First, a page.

My name is Sarah. My Dad has HD and his Mum also had HD.
I was about 10 years old when my Nanny died from HD. At that time we knew very little about it, but I clearly remember talking with Carol Dutton and being adamant that I wanted the test to see if I had the faulty gene when I realised I could be at risk.
My Dad however always made out to us that he had tested negative for the faulty HD gene, so we didn’t really think anymore of it.
Over the next 5 years my Dad was very difficult to live with, and by the time I was 16 Mum and Dad were getting divorced. We didn’t even suspect HD could be the cause of Dads’ behaviour.
I lost contact with Dad when he moved out of our family home and I didn’t think much more of HD until I received a letter from the Genetics department at Gloucester Hospital saying they had some ‘family history’ that I should be aware of. I was 21 years old now.
As soon sad I read the letter I knew what this meant, my brother and I were again at risk of HD.
I made an appointment to see the local Genetics Counsellor and began the process of testing. This was a long process, but I was always adamant that not knowing for me was too hard, I just had to know. I guess I just so desperately hoped I would get a negative result and move on with my life...
My family, especially my wonderful Mum, and friends were so supportive throughout. I couldn’t have gone through it without this support. Mum attended my appointments and was with me crucially on results day.
Summer 2008. I felt I was prepared for my results day, but in reality, there is absolutely nothing to prepare you to hear ‘you have the faulty HD gene’ and a positive test. I crumbled into my Mum’s arms, and we just cried and cried. Jo, the counsellor, was incredible at this stage, and I couldn’t help thinking what a difficult job she has!
I spent the rest of that day trying to come to terms with the news and I think one of the hardest things was telling my brother. He hadn’t had the test at this time.
I cried a lot, my friends and family were so supportive it was quite overwhelming. I also felt guilty for causing pain to my Mum especially. Seeing them so upset, I couldn’t help thinking if I hadn’t tested nobody would be hurting as they are?
with all these emotions, I was still ultimately relieved that I had tested, and
I could move on with my life now. I just tried to carry on as normal
I do remember feeling very emotional in the days after testing, but I tried to focus on the good things in my life and that I was young and could hope for a cure in time to help me.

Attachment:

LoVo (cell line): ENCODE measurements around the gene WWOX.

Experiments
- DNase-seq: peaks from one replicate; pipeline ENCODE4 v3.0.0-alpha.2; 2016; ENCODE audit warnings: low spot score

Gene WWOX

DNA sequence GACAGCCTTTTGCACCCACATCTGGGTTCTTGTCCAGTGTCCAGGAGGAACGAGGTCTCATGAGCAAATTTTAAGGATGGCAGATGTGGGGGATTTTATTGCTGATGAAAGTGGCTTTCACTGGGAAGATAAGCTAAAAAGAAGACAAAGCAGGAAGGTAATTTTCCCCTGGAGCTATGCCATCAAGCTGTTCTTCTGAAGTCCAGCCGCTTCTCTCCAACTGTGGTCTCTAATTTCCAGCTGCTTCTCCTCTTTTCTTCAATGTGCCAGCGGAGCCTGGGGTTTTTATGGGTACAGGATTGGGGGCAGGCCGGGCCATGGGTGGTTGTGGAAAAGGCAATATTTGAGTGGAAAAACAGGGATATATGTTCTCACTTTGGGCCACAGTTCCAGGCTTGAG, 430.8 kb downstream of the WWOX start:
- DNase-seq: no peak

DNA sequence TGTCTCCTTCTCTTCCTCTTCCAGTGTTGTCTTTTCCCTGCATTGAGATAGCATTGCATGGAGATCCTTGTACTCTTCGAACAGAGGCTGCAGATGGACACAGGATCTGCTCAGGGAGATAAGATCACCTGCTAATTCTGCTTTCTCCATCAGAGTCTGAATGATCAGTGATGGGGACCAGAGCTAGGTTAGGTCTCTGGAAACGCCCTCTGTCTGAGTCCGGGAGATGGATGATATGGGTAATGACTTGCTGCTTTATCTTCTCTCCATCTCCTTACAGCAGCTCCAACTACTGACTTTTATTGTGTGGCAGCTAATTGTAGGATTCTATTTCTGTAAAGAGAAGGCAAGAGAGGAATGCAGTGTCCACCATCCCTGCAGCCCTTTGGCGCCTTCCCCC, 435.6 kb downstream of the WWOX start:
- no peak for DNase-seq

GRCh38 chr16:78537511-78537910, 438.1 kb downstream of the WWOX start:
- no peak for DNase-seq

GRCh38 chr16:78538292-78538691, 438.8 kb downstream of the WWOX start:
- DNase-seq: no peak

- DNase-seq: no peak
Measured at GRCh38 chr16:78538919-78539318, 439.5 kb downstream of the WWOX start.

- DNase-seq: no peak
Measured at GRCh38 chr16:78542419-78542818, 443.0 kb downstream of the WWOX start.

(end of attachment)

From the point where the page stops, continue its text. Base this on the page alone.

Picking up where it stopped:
A good friend and I both decided to book around the world ticket and go travelling, we would leave in October 2008, just a couple of months after my results. This was probably the best thing I did. I needed to get away and experience the World and I guess I wanted to throw myself into everything and not let my result hold me back.
We travelled for about four months. During this time, I missed home madly but also thought I didn’t want to return home! I did return home, in Spring 2009. I just got back into work and everyday life.
I was always keen to raise money for HD so decided to run Paris marathon in 2012. This for me was my therapy, I’m not a natural runner, but loved it, the training and the marathon! Every step I took meant so much to me.
I also met my now Husband JP, in February 2012, he is my absolute rock. His reaction when I told him I had HD was incredible, I couldn’t have dreamt he would react so well towards me. We had only been together for a few weeks, but I just had to tell him as we were very serious about each other. I moved to Ireland to be with him in May 2012 and we married in April 2014!
In 2013 I made contact with my Dad. He was suffering the late stages of HD by now. He was still in denial about having HD, so we just wouldn’t talk about it. There didn’t seem to be any point?
My brother still hadn’t tested at this stage. He did in 2015 and thank goodness he tested negative. We were always so close, but unfortunately our relationship is strained at present. I truly hope this won’t always be the case.
JP and I decided we would only have a baby if we could ensure they wouldn’t be at risk of HD... so we decided to use PGD (pre-implantation genetic diagnosis) IVF. After 3 years of trying, our darling daughter Poppy was born in November 2017! She really is the most incredible little girl and melts my heart every day.
I didn’t think I would have children, but having Poppy is the best thing we’ve ever done.
I do worry about staying well long enough to look after Poppy, and longing to grow old with JP and watching our wonderful family grow, but I think I’d have similar feelings even without my HD diagnosis. I try and use my test result to make the most of every day and be very grateful for the small things in life. Sometimes I think I live my life more fully knowing I have the faulty HD gene.
A million and one things could get me before HD does, so I just take each day as it comes!
NB: More information on pre-implantation genetic diagnosis can be found in the “Useful Resources” section of the website.